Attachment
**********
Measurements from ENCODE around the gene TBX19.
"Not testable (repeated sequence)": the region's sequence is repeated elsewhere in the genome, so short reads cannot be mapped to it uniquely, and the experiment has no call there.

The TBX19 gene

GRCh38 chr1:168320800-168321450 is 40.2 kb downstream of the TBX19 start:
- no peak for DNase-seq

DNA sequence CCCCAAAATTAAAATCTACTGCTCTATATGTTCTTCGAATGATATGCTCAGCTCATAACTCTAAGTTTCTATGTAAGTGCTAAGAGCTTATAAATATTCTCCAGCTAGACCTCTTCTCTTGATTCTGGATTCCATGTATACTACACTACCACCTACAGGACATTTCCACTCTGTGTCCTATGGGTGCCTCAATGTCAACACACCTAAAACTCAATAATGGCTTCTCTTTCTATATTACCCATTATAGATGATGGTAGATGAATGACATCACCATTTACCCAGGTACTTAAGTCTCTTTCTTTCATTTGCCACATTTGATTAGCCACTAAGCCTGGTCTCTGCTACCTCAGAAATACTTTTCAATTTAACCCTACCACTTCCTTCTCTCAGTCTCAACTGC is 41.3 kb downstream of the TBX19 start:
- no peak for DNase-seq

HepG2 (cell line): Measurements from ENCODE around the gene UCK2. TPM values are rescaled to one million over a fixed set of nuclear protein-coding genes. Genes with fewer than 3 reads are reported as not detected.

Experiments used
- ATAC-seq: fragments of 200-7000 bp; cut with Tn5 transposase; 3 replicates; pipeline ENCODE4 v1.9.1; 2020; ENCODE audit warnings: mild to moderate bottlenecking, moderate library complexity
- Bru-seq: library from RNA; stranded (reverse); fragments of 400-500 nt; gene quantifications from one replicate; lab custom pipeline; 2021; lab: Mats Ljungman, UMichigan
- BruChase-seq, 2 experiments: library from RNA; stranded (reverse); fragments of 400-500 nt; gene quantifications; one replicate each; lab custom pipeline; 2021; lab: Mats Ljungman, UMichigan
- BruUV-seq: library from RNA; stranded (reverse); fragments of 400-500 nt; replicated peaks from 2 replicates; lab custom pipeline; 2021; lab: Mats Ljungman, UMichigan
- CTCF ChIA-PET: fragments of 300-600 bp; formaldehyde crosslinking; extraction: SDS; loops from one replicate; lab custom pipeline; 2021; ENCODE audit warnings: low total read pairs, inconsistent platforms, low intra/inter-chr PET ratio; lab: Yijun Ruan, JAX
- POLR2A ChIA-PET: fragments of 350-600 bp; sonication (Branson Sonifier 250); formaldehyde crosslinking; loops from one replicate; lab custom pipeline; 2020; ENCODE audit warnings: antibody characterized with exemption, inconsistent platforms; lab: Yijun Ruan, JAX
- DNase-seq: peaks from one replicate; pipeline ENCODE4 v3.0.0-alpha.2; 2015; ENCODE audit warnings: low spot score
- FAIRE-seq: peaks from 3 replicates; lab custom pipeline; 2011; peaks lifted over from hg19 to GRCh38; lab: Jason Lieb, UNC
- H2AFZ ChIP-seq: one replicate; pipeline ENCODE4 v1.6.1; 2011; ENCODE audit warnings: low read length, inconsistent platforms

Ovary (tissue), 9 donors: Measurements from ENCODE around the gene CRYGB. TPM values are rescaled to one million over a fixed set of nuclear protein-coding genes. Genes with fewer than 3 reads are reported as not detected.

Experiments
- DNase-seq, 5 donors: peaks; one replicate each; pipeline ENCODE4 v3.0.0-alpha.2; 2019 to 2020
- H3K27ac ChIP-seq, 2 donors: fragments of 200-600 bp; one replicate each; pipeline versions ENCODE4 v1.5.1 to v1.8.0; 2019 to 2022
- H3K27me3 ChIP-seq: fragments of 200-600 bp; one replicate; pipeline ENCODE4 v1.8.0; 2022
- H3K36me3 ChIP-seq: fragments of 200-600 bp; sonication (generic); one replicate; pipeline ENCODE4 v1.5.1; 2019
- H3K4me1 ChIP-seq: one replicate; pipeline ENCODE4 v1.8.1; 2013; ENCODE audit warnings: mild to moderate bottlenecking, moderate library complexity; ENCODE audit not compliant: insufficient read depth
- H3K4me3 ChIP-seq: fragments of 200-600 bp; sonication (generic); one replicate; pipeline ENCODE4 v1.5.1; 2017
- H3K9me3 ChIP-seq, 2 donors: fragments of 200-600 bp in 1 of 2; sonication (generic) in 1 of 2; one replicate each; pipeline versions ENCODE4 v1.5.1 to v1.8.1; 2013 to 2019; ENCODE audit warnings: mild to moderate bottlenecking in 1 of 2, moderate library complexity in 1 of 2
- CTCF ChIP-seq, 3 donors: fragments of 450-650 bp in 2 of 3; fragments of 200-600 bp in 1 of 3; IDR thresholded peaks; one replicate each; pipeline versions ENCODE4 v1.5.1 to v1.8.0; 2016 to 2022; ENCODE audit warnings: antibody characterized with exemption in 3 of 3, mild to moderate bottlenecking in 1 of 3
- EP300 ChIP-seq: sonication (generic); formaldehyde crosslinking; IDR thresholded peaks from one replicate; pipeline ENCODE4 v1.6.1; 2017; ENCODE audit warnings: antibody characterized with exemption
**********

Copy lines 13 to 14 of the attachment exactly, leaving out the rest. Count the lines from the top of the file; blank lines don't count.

- BruUV-seq: library from RNA; stranded (reverse); fragments of 400-500 nt; replicated peaks from 2 replicates; lab custom pipeline; 2021; lab: Mats Ljungman, UMichigan
- CTCF ChIA-PET: fragments of 300-600 bp; formaldehyde crosslinking; extraction: SDS; loops from one replicate; lab custom pipeline; 2021; ENCODE audit warnings: low total read pairs, inconsistent platforms, low intra/inter-chr PET ratio; lab: Yijun Ruan, JAX